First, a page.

Some observations while writing a collection of optimized PRNGs in JS

Perf. optimization

  • JS engines don’t like unsigned integers. Unsigned integers are usually slower than signed.
  • Things that are fast in JIT engines may be slow in jitless, and vice versa.
  • Functional JavaScript is a slow as hell. Ramda is slow as hell. In JITs, in jitless, it’s always super S-L-O-O-O-W. All-my-homies-hate-Ramda.jpeg
  • How to write optimized JS for JITs:
    1. Write it in asm.js.
    2. Validate.
    3. Fix warnings.
    4. Remove the use asm pragma.
    5. Move the code around as you want.
    6. But never erase the type hints.
    7. asm.js is usually slower than the same code without the use asm pragma.
  • How to write optimized JS for jitless engines:
    1. As less JavaScript operations as possible. Not the instructions a corresponding C code could be compiled into with optimizing compiler.
    2. Also take in account algorithms defined in the spec for each operation.
    3. Don’t assume anything like it’s easy to prove the invariants and replace the code (even interpreted bytecode) with faster instructions.
    4. Certain things that are slow in JITs (like generators and other way-too-high-level sugar) are usually fast in jitless engines.
    5. asm.js-like code that is fast in JITs may be slow in jitless.
    6. Don’t do this unless you absolutely need this.
  • WASM is fast, but the interop cost is too high, so calling WASM functions from JS side can be much slower than writing the same code in plain JS and calling it with no interop overhead.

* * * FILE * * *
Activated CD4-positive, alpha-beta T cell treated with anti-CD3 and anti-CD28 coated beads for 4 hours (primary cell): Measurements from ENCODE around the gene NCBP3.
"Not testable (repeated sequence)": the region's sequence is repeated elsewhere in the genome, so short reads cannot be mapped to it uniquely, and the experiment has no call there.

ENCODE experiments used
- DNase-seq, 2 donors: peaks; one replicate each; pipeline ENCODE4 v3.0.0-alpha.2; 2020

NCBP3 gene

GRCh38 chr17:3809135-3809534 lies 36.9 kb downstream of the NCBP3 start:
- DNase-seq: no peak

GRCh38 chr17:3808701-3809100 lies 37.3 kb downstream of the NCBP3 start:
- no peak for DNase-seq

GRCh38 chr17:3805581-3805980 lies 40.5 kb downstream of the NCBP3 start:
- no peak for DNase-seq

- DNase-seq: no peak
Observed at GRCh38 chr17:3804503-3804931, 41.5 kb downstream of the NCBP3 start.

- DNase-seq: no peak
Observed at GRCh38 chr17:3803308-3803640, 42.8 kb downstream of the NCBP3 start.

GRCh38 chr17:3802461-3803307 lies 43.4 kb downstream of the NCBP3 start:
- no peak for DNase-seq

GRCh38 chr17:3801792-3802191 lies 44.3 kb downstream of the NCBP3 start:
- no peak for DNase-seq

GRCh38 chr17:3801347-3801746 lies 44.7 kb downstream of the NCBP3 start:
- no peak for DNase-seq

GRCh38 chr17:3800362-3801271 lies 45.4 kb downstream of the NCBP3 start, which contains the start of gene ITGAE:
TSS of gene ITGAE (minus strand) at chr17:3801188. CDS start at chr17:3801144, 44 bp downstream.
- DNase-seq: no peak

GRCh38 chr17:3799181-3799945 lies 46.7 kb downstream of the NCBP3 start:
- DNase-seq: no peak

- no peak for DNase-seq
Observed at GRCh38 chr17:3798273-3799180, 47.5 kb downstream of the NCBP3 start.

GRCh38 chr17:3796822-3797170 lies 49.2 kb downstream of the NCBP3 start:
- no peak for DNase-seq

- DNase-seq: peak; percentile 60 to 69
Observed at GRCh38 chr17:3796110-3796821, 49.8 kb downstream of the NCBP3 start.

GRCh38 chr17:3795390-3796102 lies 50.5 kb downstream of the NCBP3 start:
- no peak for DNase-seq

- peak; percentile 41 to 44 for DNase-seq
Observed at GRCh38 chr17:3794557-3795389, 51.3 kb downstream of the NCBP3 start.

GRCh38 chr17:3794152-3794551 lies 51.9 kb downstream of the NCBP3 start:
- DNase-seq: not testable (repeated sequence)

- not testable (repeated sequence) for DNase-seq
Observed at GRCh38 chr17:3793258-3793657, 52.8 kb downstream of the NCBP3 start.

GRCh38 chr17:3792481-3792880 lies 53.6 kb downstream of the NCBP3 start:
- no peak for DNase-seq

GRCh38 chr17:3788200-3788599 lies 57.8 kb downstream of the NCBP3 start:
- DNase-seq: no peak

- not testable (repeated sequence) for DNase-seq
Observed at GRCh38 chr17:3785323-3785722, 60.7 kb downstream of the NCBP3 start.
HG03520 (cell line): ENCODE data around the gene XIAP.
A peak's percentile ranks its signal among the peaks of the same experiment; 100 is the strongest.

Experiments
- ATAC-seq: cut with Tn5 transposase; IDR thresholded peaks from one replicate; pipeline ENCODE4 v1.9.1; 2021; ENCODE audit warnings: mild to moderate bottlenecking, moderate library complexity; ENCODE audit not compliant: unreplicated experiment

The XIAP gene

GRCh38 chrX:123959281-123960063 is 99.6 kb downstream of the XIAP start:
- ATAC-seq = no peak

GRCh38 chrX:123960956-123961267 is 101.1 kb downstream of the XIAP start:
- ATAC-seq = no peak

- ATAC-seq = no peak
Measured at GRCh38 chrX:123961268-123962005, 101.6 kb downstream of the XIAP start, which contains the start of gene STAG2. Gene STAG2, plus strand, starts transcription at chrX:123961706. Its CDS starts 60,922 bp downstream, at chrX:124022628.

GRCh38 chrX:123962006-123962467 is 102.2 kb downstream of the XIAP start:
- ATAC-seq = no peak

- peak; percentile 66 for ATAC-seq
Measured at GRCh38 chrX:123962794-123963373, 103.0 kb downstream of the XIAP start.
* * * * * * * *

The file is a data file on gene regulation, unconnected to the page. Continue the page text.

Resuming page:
• SpiderMonkey is slower than V8 and JSCore.
  • Jitless SpiderMonkey is slower than jitless V8 and QuickJS.
  • Jitless V8 is the fastest of jitless engines.
  • QuickJS is quick (but still slower than jitless V8).
  • crypto.getRandomValues() is not slow (when cached).
  • Closures and closure-based objects are slower than class-based objects.
    • Even if methods are defined as arrow functions (i.e. closures).
  • Oh, bigints are slooooow (as expected).

Javascripters

  • Javascripters don’t know how to write optimized code. Well, with some notable exceptions.
  • Javascripters don’t know how to write good PRNGs. And introduce questionable bullshit like, ahem, G🤬bson’s UHEPRNG.
  • Sometimes javascripters know how to write optimized code, but don’t know how to construct high-quality RNGs. And introduce things like Alea.

Alea

Alea is really fast. In jitless engines (in JITs it’s even slower than [optimized] MT19937). It’s based on Marsaglia’s MWC algorithms, but the state is too smol, the constants are too unclear, and the hash it uses to seed the state is “Oh dear what is mash() even doing…..” according to Appleby. Well, I could test it with TestU01 and PractRand, but I’m too lazy to do this.

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